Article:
That genetic evidence from the long-dead kids fits a scenario in which different Homo sapiens populations emerged in different parts of Africa as early as around 300,000 years ago, followed by a mixing and mingling of populations across the continent (SN: 9/28/17).

A previous genetic study, led by evolutionary geneticist Pontus Skoglund of the Francis Crick Institute in London, identified a human population originating more than 200,000 years ago that was ancestral to later rainforest hunter-gatherer groups in western and central sub-Saharan Africa. The new study provides further evidence for that ancestral line: Ancient children in the new study carried a minority of ancestry from those ancient forerunners of rainforest groups.

Genetic data in the new study provide “the only ancient DNA record from so far west in sub-Saharan Africa,” Skoglund says.

Lipson’s group extracted DNA from four children buried at Shum Laka, a rock-shelter in northwestern Cameroon. Excavations there in the 1980s and 1990s yielded stone tools and other artifacts from hunter-gatherers spanning the last 30,000 years. The site also served as a cemetery for extended families. A total of 18 human skeletons, most from children, have been unearthed at Shum Laka. Some burials date to about 8,000 years ago, others to around 3,000 years ago.

excavation site
A 1994 excavation at a rock-shelter in Cameroon uncovered the skeletons of two boys buried around 8,000 years ago. DNA from these and other finds suggests that human populations in several parts of Africa genetically split from each other more than 200,000 years ago.Isabelle Ribot

The four Shum Laka children who yielded DNA — three boys and a girl — ranged in age at the time of death from around 4 to 15 years old.

Based on linguistic and archaeological evidence, researchers generally consider the region of Cameroon that includes Shum Laka to have been the place where Bantu languages, spoken by many Africans today, originated and spread across the continent’s southern half after around 4,000 years ago. The Bantu expansion is thought to explain why the majority of people in that swath of Africa now display close genetic connections.

Intriguingly, current Bantu speakers are not closely related to the Shum Laka children, the researchers say. The ancient kids inherited about two-thirds of their DNA from a previously unknown population distantly related to present-day West Africans. The rest of the genetic material came from the lineage outlined in the earlier Skoglund-led study that was ancestral to hunter-gatherers now living in central Africa. Present-day central African hunter-gatherers have a different ancestry from most Bantu speakers today. 

As a result, Bantu speakers across Africa likely didn’t descend from the ancient Shum Laka population, the researchers say. But other human groups could have lived in west-central Africa around the same time, including some who conversed in early Bantu tongues, Lipson and his colleagues speculate.

Another provocative new discovery concerns one of the Shum Laka youngsters, an adolescent male buried around 8,000 years ago. That boy possessed a rare set of Y chromosome gene variants, which are passed from father to son. It’s the first known ancient DNA from this unusually old paternal lineage. Today, this particular paternal lineage is found almost nowhere outside of two ethnic groups in western Cameroon today. Previous research suggests this male genetic line dates back to between 200,000 and 300,000 years ago, making it the oldest one known. It’s unclear why only one of the three ancient African boys in the new study came from that ancient male line of descent.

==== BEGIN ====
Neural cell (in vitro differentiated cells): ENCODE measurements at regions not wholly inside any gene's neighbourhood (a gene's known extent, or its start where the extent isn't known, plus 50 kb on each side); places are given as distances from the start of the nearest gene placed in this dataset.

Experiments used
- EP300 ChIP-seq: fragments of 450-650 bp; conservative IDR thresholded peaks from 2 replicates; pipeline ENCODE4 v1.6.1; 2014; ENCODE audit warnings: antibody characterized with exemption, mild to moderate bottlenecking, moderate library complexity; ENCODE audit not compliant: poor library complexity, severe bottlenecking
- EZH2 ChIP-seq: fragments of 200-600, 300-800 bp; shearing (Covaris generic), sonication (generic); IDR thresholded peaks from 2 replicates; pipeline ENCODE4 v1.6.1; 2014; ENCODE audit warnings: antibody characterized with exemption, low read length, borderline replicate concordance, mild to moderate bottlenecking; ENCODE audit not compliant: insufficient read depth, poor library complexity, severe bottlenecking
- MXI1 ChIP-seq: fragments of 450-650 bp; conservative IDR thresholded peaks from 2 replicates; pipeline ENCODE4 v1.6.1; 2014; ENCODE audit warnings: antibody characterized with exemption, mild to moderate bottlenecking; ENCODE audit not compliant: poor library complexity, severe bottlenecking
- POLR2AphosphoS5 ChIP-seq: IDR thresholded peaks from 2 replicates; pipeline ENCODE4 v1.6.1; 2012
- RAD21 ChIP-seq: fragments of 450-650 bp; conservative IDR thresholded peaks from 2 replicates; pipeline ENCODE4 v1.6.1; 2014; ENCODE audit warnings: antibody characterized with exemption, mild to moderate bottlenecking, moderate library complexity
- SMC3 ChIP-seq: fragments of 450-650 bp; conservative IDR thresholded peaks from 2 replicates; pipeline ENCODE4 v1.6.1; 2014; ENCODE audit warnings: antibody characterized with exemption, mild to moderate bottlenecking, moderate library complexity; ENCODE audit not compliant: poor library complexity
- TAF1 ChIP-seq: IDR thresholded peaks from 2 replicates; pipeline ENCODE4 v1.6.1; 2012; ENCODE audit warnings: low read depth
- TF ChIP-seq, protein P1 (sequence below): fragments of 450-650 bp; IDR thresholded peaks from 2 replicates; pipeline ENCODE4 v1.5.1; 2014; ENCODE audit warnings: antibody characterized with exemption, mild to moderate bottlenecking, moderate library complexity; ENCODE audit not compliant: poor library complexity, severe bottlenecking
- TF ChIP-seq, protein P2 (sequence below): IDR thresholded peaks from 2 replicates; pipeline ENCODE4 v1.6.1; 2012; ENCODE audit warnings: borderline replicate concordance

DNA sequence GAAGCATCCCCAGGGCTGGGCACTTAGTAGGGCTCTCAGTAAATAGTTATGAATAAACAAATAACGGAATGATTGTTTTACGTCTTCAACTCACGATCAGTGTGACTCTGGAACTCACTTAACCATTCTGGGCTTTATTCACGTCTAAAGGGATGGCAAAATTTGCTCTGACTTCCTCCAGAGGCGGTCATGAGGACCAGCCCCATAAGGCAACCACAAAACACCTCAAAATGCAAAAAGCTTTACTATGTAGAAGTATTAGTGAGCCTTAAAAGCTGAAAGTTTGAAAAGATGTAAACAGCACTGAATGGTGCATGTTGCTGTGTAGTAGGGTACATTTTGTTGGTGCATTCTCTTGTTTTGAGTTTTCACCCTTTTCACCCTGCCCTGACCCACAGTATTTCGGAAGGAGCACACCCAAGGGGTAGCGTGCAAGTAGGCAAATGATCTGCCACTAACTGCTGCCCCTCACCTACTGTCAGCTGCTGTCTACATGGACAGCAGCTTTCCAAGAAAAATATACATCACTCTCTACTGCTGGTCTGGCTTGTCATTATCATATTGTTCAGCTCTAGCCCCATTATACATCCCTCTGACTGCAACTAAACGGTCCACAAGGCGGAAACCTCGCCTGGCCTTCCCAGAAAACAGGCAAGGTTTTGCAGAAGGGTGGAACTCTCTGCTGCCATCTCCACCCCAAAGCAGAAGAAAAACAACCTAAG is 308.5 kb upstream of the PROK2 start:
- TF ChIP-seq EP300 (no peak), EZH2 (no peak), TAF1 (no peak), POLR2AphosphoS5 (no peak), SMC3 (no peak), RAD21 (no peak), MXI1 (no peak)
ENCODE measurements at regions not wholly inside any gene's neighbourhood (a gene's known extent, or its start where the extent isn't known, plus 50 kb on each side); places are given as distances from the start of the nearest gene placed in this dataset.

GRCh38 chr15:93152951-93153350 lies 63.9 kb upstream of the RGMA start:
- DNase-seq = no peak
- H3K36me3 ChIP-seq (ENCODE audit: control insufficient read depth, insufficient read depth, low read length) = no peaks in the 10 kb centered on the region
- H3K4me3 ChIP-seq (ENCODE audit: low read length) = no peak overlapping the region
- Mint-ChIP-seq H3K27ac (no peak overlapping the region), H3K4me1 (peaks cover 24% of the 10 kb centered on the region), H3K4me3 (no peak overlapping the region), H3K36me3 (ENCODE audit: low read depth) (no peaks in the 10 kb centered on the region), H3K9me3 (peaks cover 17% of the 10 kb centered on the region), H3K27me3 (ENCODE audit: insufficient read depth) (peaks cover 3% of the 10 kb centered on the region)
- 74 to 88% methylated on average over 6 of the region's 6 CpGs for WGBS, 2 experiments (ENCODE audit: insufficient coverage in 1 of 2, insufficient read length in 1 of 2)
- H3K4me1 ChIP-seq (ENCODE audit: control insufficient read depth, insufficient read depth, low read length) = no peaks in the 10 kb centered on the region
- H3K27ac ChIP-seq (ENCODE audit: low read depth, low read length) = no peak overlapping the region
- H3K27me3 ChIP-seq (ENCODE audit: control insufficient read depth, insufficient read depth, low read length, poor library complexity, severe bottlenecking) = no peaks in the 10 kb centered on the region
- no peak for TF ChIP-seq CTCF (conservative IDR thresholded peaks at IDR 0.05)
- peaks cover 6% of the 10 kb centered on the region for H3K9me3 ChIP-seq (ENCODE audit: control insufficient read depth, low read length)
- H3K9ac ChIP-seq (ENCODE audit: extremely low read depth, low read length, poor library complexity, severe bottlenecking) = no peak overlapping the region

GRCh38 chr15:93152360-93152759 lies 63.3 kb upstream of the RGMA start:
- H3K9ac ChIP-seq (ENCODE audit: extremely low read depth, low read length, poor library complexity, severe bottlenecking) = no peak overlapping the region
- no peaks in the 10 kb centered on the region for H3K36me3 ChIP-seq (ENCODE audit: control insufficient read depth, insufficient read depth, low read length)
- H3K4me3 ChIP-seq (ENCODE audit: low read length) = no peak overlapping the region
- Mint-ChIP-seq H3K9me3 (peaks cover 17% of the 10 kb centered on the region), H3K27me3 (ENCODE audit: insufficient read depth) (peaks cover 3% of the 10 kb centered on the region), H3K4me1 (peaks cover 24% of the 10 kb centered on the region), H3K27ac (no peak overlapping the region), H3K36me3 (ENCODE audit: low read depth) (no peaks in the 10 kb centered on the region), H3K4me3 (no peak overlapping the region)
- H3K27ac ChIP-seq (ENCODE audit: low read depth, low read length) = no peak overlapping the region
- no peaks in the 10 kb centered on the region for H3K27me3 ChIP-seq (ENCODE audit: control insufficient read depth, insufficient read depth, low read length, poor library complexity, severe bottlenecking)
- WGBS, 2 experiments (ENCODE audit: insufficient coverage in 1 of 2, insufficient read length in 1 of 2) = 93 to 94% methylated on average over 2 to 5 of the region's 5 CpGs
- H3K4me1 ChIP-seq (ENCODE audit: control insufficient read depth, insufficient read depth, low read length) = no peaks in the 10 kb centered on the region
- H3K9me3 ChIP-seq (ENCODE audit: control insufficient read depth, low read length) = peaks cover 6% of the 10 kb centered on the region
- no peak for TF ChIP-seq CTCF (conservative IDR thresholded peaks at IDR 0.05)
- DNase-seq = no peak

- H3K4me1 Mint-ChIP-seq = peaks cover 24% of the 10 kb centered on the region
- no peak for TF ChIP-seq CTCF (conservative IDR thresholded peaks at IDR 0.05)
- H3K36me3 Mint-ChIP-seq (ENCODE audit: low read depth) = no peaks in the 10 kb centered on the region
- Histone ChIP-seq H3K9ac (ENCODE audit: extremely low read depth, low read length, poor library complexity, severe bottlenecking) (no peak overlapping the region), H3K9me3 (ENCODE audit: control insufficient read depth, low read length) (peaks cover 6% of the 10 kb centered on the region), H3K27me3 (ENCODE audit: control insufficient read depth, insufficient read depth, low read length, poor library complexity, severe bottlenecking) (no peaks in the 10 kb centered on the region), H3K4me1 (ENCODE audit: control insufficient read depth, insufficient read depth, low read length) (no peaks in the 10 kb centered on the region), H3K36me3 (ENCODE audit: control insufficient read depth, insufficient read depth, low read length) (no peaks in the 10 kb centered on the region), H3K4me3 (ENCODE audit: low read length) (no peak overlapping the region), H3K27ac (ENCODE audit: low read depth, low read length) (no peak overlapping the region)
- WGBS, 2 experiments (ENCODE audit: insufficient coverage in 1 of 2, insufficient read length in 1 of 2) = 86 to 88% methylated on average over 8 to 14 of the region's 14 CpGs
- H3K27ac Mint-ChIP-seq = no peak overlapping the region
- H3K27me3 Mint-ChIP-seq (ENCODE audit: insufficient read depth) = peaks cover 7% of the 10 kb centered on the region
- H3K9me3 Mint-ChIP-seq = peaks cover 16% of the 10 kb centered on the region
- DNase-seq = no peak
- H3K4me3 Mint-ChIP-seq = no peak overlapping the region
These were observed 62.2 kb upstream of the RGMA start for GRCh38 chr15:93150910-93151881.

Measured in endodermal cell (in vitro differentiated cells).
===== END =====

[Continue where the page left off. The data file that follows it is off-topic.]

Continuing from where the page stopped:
Fed by human-caused erosion, many river deltas are growing

River deltas, the fans of
sediment sweeping out from the mouths of rivers, are gaining ground.

Globally, delta land area increased by 54 square kilometers per year from 1985 to 2015,
scientists report January 23 in Nature.
A quarter of that gain is due to deforestation freeing soil from the grip of
tree roots, allowing rivers to carry more of it downstream.

Geomorphologist Jaap
Nienhuis of Utrecht University in the Netherlands and his colleagues examined
10,848 deltas to quantify humans’ impact. Three primary forces shape deltas:
rivers delivering sediment; tides pushing or pulling sediment; and waves
redistributing sediment along the coast. Humans exert a lot of control over how
much sediment a river carries: While deforestation feeds the flow of soil, dams
plug it up.

First, the team predicted
how delta shape would change over 30 years in a world without significant human
influence. It then compared those predictions to actual land area.

On balance, land gains due
to deforestation exceeded losses due to damming, the team found. In about 1,500
deltas, soil erosion due to deforestation increased sediment loads by more than
50 percent. Those changes were greatest among deltas in South Asia, Southeast
Asia and East Asia, where 57 percent of the new delta land area appeared over
the 30-year period.

Dams reduced
sediment supply by more than 50 percent in 970 other deltas. North America was
the only continent to show a net loss of delta area, partly due to damming
along the Mississippi River (SN: 4/4/18).

These gains and losses
occurred despite rising seas. But
much of the new delta area probably will be submerged by 2100, the team notes (SN: 9/25/19). Planned new dams and sand
mining for construction are likely to further erode land gains.

Stress turns hair gray by triggering the body’s fight-or-flight response

It turns out stress does turn hair gray, and now researchers know how.